In its most difficult moments, Heart Failure is as manufactured as...well...Valentines Day.
There’s always been an LL Cool J-type quality to Coney Island emcee, Torae. Mama said Knock You Out-type LL. His 2009 Duck Down Records album, Double Barrel -- with its Marco Polo-laced, quintessential boom-bap backdrop and Tor’s relentless lyrical ferocity devastating track after track -- is a top shelf concoction of beats and rhymes measuring up to every ounce of critical praise received. Now, for his latest release, Heart Failure, Torae’s baby-faced brolicness down shifts into full "Ladies Love" mode, tackling amore’s surprises and segues just in time for Valentines Day.
Heart Failure rocks largely linear, journeying from jump-off’s introduction to jumping into the Craftmatic to jumping the broom. Project opener, “Outta Here” (featuring Mike Shorey) breezes in with Tor kicking it to a breezy in a lounge. “And it’s no pressure at all / It’s no stress / I ain’t here to sweat you at all / Well, maybe sweat your perm out that is / You the type that has me change my Facebook status." The relationship progresses over “Fresh”’s angelic strings and piano keys and the crashing snare and sped up soul sample on the Carlitta Durand-assisted, “For You” preludes the inevitable smash. “The temptations of flesh / You gone make me sin / Then I’ma have to repent / Then do it over again / Then do it over again / You such bad habit / When you want to Craftmatic / And I’m such an ass-addict / I’ma let your ass have it,” raps Torae on the Khrysis-produced “Let It Go.”
Progress halts on “Popular Demand”, where, predictably, career demands as an entertainer causes static on the home front. DJ Spinna delivers that classic chick track groove with layers of cascading keys and subtle synth blips providing immediate reason to get your two step on -- easily one of the mixtape’s strongest offerings. “I’m over time grinding to handle my business / And all I ever here is ‘You out with these bitches‘ / You awful suspicious / And it’s all so ridiculous / Of course you seen a nigga posed up in some pictures / They copped the CDs / Got tees and the tickets / I’m not supposed to flick it? / I’m not supposed to kick it? / You’re not supposed to trip,” Torae kicks on “Love Is War,” finally adding a touch of insight into this project.
The severe lack of visceral commentary is Heart Failure’s biggest issue. For most of the retail mixtape, Torae forays into forgettable territory, kicking obvious, if not generic, love raps that seldom creep towards compelling. “When we met you was a saint like Nicholas,” he says on “Point Of View” shallowly depicting the relationship verging on a break-up. “If love’s blind then I’m Stevie for real / And I don’t need my sight to see how I feel,” he says on “Love You”, expectedly reconciling despite the trying times. At almost every junction down this conceptual relationship, Da Young Veteran chooses to convey the evident over the interesting. He sounds as if he’s locked in cruise control, never fully going in stylistically or contextually, rarely resonating on any level deeper than nostalgia -- miles away from the emcee that vividly depicted the gripping grittiness of his hometown neighborhood on Double Barrel’s “Coney Island” for example. At it’s worst, Heart Failure is as manufactured as...well...Valentines Day.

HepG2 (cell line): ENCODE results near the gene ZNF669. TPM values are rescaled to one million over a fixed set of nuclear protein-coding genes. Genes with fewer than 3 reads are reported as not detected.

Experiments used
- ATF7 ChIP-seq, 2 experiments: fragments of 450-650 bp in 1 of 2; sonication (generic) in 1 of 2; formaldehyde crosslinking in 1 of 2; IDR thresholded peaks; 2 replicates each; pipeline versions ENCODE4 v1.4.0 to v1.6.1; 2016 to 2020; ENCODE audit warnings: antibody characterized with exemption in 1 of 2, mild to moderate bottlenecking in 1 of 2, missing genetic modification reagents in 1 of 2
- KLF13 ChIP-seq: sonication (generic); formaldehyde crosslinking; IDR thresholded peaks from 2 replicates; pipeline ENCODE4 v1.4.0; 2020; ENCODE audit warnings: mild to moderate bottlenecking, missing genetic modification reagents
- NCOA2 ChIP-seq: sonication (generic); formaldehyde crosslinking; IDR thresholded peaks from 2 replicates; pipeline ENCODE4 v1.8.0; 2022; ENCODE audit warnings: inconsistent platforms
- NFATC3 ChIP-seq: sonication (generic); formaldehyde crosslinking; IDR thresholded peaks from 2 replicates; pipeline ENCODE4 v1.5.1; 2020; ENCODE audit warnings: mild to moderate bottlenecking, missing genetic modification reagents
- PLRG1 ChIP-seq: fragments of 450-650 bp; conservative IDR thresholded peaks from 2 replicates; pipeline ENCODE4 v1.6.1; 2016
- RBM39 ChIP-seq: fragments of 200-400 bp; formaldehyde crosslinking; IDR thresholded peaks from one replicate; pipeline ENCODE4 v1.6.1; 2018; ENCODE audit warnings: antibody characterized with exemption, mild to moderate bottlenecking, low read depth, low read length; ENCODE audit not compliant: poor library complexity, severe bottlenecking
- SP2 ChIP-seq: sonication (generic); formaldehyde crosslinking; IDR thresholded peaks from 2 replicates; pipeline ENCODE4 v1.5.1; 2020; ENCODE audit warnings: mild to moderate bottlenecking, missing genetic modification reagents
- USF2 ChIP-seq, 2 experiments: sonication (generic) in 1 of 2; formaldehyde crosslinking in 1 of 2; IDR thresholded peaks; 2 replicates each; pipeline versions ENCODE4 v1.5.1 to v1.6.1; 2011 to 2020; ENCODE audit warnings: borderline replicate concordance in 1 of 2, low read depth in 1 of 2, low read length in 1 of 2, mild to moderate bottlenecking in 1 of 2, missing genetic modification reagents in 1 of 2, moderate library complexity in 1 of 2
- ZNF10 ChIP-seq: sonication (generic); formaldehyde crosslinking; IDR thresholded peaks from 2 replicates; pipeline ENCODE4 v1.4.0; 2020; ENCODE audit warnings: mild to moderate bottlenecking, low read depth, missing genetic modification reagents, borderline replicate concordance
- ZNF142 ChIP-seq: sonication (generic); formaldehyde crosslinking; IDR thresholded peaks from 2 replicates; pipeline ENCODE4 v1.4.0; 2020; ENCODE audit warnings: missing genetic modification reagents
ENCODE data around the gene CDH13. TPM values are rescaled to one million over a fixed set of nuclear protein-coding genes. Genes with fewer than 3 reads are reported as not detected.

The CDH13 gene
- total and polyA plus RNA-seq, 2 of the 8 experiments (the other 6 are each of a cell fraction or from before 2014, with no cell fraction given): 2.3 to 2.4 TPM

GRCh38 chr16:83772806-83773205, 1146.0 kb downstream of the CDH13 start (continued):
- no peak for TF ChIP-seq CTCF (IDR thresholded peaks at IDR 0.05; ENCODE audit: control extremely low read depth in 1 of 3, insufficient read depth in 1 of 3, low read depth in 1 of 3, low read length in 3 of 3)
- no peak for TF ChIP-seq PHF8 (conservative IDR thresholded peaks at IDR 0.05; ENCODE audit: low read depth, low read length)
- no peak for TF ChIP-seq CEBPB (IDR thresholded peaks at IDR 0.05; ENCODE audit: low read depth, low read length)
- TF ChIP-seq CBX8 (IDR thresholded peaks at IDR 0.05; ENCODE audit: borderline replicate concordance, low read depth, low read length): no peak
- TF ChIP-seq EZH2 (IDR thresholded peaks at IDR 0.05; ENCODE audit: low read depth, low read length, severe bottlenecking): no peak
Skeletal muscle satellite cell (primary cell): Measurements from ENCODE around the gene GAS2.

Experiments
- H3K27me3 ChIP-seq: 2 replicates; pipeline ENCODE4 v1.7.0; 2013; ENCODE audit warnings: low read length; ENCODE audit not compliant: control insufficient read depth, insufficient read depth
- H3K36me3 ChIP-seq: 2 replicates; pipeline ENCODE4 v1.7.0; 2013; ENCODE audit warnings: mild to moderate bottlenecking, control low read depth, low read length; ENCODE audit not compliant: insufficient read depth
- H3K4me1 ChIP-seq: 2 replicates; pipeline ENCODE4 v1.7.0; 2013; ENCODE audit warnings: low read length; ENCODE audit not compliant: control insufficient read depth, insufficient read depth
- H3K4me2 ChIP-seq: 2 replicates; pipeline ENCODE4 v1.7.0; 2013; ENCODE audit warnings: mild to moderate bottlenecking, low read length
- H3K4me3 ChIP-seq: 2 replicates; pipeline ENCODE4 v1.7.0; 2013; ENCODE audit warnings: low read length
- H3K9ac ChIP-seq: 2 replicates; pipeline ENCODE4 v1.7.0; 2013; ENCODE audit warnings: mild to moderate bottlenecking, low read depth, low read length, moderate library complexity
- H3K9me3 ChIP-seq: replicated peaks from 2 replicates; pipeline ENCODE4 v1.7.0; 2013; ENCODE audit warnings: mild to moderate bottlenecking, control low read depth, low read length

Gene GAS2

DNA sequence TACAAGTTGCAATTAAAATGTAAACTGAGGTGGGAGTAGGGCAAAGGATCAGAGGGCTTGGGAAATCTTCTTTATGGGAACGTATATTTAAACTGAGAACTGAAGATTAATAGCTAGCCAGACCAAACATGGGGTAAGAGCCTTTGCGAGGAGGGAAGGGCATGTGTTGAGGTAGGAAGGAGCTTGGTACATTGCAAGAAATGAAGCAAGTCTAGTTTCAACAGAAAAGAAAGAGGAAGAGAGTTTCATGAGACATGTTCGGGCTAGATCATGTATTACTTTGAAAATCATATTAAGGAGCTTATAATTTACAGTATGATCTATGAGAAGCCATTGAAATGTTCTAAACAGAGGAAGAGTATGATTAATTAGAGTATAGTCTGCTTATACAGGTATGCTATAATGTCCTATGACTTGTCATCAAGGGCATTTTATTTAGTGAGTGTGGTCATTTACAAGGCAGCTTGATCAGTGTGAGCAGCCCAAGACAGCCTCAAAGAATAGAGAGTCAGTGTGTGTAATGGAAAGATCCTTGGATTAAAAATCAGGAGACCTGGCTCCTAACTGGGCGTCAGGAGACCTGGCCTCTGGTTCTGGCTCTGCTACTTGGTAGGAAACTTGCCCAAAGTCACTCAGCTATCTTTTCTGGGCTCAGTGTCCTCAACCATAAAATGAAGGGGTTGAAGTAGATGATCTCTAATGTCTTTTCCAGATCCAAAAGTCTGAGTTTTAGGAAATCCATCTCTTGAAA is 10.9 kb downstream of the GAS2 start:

Here’s the good news: while sometimes sonically redundant, the overall vibe is unquestionably appreciated. It’s smooth and sultry and absolutely head-nod inducing. It’s completely user-friendly and reuniting with Eric G. (who produced standout cuts, “Callin’ Me” and “Think About It” off of Torae’s Daily Conversation) for four songs adds volumes to the audial consistency. The Superbad produced, “This Is” featuring Phonte and Yahzarah (sampling Shalamar’s “This Is For The Lover In You”) just may be one of the most timeless tracks Torae’s ever released, remaining refreshing after repeated spins. But with few rays of imagination or creative crannies that journey past the obvious angles approached on nearly all of today’s relationship-Rap swill, Heart Failure inevitably swims in the murk with the rest of the mediocrity: an unoffensive one-time listen.